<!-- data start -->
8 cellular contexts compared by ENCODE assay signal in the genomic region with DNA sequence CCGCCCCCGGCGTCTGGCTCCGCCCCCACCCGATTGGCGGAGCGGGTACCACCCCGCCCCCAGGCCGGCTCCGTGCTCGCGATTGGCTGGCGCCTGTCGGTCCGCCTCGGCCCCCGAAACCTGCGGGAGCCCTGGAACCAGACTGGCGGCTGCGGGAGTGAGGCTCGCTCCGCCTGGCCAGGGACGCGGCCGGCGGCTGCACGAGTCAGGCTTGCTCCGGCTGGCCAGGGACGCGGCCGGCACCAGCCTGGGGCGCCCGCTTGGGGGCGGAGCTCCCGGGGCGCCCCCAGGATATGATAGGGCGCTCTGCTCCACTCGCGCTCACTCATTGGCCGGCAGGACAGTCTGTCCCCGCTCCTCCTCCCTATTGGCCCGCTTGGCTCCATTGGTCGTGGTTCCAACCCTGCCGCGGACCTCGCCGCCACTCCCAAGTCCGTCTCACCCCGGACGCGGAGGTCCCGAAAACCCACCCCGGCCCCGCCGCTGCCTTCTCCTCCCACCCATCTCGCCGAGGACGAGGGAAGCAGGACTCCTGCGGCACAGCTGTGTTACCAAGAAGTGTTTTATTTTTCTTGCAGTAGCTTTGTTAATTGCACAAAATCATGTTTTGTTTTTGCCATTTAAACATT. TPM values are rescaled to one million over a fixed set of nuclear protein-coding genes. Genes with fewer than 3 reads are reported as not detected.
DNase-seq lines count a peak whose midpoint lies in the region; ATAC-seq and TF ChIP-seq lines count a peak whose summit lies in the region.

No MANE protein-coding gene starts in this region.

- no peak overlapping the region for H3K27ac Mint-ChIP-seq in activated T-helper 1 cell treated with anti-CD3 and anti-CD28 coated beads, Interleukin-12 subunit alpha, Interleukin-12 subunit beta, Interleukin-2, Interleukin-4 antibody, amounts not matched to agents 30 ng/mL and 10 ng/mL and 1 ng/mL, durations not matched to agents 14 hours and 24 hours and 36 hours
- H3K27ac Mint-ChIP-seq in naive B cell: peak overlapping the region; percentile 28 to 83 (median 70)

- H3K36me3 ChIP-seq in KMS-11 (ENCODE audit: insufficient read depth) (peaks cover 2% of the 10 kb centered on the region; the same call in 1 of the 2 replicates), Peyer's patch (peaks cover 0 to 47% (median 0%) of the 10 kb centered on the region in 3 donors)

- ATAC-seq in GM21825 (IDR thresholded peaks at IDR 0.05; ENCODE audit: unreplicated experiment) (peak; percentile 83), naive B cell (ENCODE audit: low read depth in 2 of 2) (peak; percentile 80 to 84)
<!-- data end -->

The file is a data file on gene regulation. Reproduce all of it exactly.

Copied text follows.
8 cellular contexts compared by ENCODE assay signal in the genomic region with DNA sequence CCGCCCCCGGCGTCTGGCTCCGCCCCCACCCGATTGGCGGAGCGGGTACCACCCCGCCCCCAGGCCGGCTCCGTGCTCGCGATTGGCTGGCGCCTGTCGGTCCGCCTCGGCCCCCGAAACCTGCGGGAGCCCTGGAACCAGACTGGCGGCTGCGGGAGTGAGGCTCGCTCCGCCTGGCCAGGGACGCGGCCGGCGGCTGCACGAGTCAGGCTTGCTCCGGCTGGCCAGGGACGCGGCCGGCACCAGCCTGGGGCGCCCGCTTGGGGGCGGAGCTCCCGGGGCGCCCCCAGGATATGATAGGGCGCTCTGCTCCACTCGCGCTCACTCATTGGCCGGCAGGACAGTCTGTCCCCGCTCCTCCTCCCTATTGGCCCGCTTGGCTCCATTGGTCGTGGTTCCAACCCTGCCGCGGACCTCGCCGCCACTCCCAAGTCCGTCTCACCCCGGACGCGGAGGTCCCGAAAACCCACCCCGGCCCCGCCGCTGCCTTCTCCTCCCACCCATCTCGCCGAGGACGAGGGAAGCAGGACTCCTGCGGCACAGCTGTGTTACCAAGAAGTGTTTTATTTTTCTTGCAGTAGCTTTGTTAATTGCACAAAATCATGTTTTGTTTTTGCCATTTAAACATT. TPM values are rescaled to one million over a fixed set of nuclear protein-coding genes. Genes with fewer than 3 reads are reported as not detected.
DNase-seq lines count a peak whose midpoint lies in the region; ATAC-seq and TF ChIP-seq lines count a peak whose summit lies in the region.

No MANE protein-coding gene starts in this region.

- no peak overlapping the region for H3K27ac Mint-ChIP-seq in activated T-helper 1 cell treated with anti-CD3 and anti-CD28 coated beads, Interleukin-12 subunit alpha, Interleukin-12 subunit beta, Interleukin-2, Interleukin-4 antibody, amounts not matched to agents 30 ng/mL and 10 ng/mL and 1 ng/mL, durations not matched to agents 14 hours and 24 hours and 36 hours
- H3K27ac Mint-ChIP-seq in naive B cell: peak overlapping the region; percentile 28 to 83 (median 70)

- H3K36me3 ChIP-seq in KMS-11 (ENCODE audit: insufficient read depth) (peaks cover 2% of the 10 kb centered on the region; the same call in 1 of the 2 replicates), Peyer's patch (peaks cover 0 to 47% (median 0%) of the 10 kb centered on the region in 3 donors)

- ATAC-seq in GM21825 (IDR thresholded peaks at IDR 0.05; ENCODE audit: unreplicated experiment) (peak; percentile 83), naive B cell (ENCODE audit: low read depth in 2 of 2) (peak; percentile 80 to 84)